Who’s the Second Boss Dog? – The Woes of Unstable Hierarchy

Teddy, Truman, and Bear

The Problem

All is not well with the Three Musketeers. Occasionally there is a drop or two of blood from aggravated sparring. Will it resolve, or will it lead to substantial injury? I have to admit, Teddy’s life with us is at risk.

Don’t fear, the other dogs won’t kill him, and we won’t put him down. But if he causes too much blood to be shed, he may need to live somewhere else as a solo dog. Out of necessity, our home is a three-dog household. (Long story for another time.)

Eight months ago, we adopted Teddy from a caring, foster-only rescue. He had been dumped. For a year, the rescue attempted to find Teddy a suitable home. He was shifted through five homes, either for temporary “storage” (3) or potential adopters (2). We adopted him and he seemed to be a perfect fit for us.

Teddy and Bear immediately hit it off as best buds. But over time, things changed. Recently Teddy has attacked Bear, with Bear receiving a few minor puncture wounds. It is unnerving to worry about my beloved dogs.

My conclusion is the hierarchy is unstable because Bear is the High-Second during play, and Teddy is High-Second at all other times, and this creates instability.

I am open to hear related experiences or research on how to handle this problem.

The Hierarchy

Top Dog -Truman is top dog, no question. He is my long-time favorite, and everyone knows it. He’s a low-key leader, at six-years-old, and 76 pounds, he is bigger and wiser than the others. He rarely involves himself with disputes. I am not sure what triggers his choice to become involved, but I am watching to learn. If he gets involved, he jumps in between and growl ferociously. This stops the Teddy/Bear dispute immediately.

Truman Blue

Second Dog Descending – Bear is a happy-go-lucky trickster. Once a stray street dog, we adopted Bear 14 months ago, 6 months before we got Teddy. We still had two very old girls (now over Rainbow Bridge). Two-year-old Bear rarely barks and is always in the mood for play. He is somewhat obsessed with playing with other dogs. He plays hard and rough. When playing, he and Truman frequently “gang up” to chase Teddy (who seems happy to be the “prey”). When Teddy aggressively attacks Bear, he doesn’t fight back (yips & tries to get away)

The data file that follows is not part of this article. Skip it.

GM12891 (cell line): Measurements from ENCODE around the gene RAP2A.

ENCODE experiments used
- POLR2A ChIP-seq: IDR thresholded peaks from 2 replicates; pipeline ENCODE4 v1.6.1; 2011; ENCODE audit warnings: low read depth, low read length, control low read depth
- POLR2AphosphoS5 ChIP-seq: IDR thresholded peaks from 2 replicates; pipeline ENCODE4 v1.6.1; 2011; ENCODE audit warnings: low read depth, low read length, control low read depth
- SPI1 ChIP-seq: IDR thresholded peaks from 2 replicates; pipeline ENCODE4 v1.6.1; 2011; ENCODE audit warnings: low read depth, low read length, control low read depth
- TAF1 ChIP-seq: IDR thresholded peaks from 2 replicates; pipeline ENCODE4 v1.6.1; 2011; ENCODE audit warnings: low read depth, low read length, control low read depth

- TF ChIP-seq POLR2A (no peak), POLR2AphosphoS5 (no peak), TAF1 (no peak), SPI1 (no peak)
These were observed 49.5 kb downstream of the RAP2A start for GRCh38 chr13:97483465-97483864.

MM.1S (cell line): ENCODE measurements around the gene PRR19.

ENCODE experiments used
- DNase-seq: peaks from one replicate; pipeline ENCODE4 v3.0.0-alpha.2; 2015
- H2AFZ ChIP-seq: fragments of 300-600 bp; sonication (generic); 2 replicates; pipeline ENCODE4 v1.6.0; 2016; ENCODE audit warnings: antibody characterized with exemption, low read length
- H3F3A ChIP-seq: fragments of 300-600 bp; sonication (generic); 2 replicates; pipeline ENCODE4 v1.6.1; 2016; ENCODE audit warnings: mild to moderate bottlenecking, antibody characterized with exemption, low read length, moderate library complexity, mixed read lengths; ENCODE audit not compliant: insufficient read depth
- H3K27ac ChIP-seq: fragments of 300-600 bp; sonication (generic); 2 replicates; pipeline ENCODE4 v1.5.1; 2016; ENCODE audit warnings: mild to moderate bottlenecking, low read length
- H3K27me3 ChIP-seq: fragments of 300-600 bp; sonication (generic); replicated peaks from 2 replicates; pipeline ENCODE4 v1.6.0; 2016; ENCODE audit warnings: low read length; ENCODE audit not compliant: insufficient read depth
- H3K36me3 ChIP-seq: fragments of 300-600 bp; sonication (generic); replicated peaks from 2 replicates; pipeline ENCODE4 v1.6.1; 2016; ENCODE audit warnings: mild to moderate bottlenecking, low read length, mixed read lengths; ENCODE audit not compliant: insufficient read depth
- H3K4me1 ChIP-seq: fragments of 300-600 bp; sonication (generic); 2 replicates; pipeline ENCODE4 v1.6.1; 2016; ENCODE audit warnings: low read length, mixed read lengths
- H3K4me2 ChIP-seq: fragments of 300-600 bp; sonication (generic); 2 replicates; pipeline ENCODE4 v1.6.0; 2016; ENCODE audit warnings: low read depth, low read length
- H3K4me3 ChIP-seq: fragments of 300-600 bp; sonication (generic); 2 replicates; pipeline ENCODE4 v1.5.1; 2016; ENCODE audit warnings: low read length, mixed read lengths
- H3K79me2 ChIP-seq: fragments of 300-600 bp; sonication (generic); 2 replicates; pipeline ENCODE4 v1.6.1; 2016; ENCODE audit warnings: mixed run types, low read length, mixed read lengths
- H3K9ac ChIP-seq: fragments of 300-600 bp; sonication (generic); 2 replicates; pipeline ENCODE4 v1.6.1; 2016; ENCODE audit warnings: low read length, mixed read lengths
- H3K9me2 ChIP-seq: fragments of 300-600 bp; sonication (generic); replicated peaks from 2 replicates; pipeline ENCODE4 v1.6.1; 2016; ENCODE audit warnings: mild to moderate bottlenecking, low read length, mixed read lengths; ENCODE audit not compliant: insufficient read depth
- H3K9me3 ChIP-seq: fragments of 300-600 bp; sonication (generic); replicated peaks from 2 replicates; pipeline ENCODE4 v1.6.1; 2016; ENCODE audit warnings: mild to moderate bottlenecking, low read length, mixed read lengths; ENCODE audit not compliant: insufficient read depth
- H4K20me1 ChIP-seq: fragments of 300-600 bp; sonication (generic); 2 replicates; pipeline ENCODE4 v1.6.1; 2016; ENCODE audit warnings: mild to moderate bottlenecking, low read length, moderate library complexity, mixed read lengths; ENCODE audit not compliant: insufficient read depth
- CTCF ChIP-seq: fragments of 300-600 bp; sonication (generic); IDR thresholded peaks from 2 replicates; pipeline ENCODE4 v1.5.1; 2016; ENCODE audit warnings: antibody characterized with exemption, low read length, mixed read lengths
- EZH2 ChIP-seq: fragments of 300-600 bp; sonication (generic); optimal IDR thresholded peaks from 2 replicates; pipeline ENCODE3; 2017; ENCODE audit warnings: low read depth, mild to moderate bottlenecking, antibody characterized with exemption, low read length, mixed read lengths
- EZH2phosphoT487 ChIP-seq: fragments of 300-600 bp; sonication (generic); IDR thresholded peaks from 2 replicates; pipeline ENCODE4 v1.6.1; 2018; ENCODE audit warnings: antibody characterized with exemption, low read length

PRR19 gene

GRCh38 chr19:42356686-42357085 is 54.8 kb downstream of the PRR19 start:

Second Dog Ascending – Teddy is a bit high-strung and intense but very obedient and loves attention from his people. When he is playing, he tolerates rough play with no anger. I have seen the other two dogs roll him hundreds of times and he jumps up with a “happy face” and runs on. When he is done playing, he tells the other two he’s finished, and they respect that.

I have only twice seen play turn to fight with Teddy and Bear, and that was during relatively mild play. Notably, Truman wasn’t playing with them at those times. I wonder if it had something to do with Teddy’s injured tooth (soon to be repaired).

Then there are the fights that don’t seem to have a “reason.” They have become more frequent but are usually of short duration. We don’t interfere unless it carries on for more than a few seconds. I cannot determine the triggers. If we stop the fight, Teddy becomes very submissive to us.



  • Play
    • Bear is a premiere “predator” during play.
    • Teddy often plays the victim in play but seems to enjoy being chased.
    • Teddy doesn’t seem to mind being “caught” and roughed up. (He doesn’t get aggressive)
    • Bear and Teddy wrestle often
      • Many times a day, always at Bear’s bidding
      • From very gentle to hard wrestle
    • Truman usually sides with Bear in attack-play.
    • Truman occasionally sides with Teddy in attack-play.
    • Truman often drops out of play after a couple of minutes while the other two carry on for a long time.
    • Teddy and Bear amicably “hunt” together
    • If Teddy is tired of play, he does the doggie growl, snap-snap-grab-skin thing, but does not grab hard enough to puncture. Bear backs off and NEVER retaliates.
  • Aggression
    • Verbal commands stop all aggression.
    • Aggression can happen both indoors and outdoors
    • Bear never the obvious aggressor
    • Neither dog is a regular resource guarder or thief.
      • Bear and Teddy eat their meals three – four feet apart and there are no signs of food aggression.
      • Bear and Teddy previously shared the doggie sofa, but now Teddy guards it. (see video below). Bear complies.
      • If Bear is in a particular bed Teddy wants, Teddy hard-stares at Bear, and Bear growls
        • We stop them if it seems it might escalate.
        • There are more dog beds than dogs.
      • There is no problem when petting both Teddy and Bear at the same time. They are so physically close, they can both be petted with one hand.
      • Sometimes when petting Bear, Teddy noses in, but is always friendly. Other times, Teddy simply relaxes nearby.
      • Sometimes Bear will not come through the doggie door if Teddy (on the inside) hard-stares at him.
    • After a fight
      • Bear hides under a human’s legs
      • Avoids Teddy
      • Teddy postures dominantly
    • Truman stays out of the fights unless we verbally stop it, then Truman places himself between Bear and Teddy when they separate.
Play fight.
Teddy rarely shares the doggie sofa with Bear (they used to share). Teddy is not being aggressive here, but it is obvious that Bear is anxious even though Teddy is giving “no-threat” signals. Sometimes they play from this position. (Turn off the sound, it’s the TV)

Published by trumanbluemysteries

Truman Blue is the inspiration for the Truman Blue Mystery, cozy mystery series.

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